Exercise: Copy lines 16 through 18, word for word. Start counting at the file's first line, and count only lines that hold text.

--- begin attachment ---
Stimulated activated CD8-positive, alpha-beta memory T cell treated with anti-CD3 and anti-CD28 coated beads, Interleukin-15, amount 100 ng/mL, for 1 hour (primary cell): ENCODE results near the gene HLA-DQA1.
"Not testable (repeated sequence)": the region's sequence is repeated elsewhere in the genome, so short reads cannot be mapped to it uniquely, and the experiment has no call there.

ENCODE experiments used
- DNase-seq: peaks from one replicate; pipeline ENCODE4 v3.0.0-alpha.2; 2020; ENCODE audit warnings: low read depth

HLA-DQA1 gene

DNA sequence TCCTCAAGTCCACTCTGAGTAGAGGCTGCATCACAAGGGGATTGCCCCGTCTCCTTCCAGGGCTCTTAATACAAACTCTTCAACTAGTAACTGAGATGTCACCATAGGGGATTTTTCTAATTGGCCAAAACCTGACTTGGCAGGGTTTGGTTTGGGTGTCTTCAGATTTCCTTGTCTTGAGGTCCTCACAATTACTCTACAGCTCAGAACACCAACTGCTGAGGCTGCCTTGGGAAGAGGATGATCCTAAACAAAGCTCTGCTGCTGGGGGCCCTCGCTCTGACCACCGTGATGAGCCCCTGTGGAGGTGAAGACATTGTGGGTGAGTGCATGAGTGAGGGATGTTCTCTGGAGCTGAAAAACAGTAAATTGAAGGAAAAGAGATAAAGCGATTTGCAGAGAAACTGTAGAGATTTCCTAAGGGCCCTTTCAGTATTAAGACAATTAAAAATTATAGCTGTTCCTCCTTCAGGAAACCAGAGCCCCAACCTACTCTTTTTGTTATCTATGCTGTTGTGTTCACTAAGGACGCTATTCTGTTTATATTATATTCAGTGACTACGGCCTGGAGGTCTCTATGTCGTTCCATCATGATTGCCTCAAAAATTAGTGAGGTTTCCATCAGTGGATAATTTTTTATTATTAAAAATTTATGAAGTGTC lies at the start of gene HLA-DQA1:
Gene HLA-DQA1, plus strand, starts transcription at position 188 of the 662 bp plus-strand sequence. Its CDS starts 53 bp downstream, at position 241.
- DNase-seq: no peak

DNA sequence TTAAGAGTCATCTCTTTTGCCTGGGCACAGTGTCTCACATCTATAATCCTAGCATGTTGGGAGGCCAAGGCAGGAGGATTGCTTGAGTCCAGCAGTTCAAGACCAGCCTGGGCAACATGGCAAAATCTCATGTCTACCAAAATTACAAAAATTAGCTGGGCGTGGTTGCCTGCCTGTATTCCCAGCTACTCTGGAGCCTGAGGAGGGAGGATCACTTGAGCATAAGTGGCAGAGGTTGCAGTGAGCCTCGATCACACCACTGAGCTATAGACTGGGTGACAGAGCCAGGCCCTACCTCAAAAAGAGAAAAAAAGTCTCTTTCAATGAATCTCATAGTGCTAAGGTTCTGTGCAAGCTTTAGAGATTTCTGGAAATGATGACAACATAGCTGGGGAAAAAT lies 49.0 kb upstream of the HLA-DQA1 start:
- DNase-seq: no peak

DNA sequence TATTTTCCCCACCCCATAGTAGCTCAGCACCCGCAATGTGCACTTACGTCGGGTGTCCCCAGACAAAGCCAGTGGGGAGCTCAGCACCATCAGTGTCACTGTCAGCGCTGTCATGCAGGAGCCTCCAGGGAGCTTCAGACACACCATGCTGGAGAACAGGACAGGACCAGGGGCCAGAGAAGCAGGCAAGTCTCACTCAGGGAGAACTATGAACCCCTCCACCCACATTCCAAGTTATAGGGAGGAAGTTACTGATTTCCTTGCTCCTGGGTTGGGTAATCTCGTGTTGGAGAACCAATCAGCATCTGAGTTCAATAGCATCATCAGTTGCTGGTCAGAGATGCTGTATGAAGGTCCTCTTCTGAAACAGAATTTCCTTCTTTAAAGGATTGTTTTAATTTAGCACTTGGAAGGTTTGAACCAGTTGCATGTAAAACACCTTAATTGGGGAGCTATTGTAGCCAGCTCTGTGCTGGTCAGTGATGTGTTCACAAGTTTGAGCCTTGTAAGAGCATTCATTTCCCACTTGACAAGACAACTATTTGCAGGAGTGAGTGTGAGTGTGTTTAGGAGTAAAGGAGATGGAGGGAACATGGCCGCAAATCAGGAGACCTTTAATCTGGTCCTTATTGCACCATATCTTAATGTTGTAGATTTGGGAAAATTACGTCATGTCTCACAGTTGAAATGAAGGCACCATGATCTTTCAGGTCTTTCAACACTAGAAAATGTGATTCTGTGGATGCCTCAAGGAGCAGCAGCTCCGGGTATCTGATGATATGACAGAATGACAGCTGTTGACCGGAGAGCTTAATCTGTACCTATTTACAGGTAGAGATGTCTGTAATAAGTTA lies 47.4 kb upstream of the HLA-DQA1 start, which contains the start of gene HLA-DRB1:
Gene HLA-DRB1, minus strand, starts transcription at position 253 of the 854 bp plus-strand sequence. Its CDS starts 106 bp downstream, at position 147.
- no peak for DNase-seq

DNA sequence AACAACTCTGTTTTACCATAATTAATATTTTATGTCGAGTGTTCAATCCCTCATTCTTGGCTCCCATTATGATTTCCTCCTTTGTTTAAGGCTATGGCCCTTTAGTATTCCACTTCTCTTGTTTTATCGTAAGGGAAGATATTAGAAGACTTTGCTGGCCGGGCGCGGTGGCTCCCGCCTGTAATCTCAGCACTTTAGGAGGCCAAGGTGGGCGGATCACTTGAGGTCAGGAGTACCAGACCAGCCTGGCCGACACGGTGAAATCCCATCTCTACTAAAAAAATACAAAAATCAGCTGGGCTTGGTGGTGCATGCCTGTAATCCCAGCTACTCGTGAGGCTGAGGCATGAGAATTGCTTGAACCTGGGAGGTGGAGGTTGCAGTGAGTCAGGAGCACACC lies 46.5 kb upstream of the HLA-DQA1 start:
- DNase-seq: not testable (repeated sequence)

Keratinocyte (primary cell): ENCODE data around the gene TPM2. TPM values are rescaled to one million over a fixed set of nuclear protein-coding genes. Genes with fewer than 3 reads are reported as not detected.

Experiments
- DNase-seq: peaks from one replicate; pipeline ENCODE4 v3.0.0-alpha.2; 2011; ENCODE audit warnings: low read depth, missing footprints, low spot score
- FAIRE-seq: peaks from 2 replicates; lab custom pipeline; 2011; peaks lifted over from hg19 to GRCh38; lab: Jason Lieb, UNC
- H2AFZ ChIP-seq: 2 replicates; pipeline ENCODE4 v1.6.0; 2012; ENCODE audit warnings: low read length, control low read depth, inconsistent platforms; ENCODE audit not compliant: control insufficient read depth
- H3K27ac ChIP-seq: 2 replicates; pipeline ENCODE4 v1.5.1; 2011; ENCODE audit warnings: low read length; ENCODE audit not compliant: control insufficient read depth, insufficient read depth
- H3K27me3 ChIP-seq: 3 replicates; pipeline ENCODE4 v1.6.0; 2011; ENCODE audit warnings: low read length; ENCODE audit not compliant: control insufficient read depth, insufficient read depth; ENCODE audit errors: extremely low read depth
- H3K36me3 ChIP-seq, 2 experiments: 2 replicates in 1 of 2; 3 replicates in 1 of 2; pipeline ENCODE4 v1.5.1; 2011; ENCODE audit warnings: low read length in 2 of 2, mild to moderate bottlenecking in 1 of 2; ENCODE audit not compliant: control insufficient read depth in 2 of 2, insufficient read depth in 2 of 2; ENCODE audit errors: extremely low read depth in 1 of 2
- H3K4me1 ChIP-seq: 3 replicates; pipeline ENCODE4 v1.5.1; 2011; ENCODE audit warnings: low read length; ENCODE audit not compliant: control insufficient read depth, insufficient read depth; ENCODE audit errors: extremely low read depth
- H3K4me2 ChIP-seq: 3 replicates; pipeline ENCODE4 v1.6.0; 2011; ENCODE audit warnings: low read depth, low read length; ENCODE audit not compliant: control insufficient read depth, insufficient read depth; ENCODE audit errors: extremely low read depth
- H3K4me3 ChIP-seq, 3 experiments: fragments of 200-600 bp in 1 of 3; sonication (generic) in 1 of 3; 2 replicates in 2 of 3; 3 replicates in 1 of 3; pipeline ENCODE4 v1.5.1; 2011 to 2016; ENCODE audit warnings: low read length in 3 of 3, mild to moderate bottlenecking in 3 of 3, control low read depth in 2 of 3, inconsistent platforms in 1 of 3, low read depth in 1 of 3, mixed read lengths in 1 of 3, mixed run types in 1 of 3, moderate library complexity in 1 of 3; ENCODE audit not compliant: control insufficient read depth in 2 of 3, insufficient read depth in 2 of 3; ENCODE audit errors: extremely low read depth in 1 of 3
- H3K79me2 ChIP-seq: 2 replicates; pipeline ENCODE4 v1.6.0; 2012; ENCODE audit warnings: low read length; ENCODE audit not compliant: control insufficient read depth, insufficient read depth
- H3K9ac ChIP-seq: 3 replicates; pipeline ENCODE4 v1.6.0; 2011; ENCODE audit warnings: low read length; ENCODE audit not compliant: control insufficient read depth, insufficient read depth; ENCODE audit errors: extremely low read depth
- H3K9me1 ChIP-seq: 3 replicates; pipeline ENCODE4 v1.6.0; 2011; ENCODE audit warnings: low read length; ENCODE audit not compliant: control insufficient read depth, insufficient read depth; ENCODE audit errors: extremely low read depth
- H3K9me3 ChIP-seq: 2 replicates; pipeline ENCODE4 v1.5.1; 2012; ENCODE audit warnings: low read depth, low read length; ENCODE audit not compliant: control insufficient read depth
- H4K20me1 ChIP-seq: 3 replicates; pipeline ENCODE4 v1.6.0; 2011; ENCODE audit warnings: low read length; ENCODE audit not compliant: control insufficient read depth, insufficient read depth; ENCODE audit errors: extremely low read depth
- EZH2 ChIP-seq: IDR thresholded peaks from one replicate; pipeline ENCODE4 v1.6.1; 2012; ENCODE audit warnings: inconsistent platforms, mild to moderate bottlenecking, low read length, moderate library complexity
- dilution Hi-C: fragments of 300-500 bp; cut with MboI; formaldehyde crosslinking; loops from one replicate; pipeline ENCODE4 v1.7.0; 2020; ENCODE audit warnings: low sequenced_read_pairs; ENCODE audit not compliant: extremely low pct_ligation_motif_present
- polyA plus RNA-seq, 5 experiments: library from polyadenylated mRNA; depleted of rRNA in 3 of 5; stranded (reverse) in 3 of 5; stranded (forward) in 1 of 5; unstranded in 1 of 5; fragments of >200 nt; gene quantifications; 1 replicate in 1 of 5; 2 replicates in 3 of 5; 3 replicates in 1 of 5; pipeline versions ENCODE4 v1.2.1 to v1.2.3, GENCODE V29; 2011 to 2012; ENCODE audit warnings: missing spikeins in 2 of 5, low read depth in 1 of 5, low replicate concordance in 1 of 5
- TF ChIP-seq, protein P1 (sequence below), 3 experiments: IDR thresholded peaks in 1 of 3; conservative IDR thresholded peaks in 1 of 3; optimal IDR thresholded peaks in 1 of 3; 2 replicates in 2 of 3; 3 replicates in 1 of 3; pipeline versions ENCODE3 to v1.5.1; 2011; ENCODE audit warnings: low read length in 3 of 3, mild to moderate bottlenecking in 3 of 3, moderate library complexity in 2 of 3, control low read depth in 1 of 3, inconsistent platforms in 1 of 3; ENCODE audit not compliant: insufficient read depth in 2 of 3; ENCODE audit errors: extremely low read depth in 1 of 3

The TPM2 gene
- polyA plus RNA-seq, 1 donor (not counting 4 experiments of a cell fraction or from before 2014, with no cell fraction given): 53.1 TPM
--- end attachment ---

Keratinocyte (primary cell): ENCODE data around the gene TPM2. TPM values are rescaled to one million over a fixed set of nuclear protein-coding genes. Genes with fewer than 3 reads are reported as not detected.

Experiments
- DNase-seq: peaks from one replicate; pipeline ENCODE4 v3.0.0-alpha.2; 2011; ENCODE audit warnings: low read depth, missing footprints, low spot score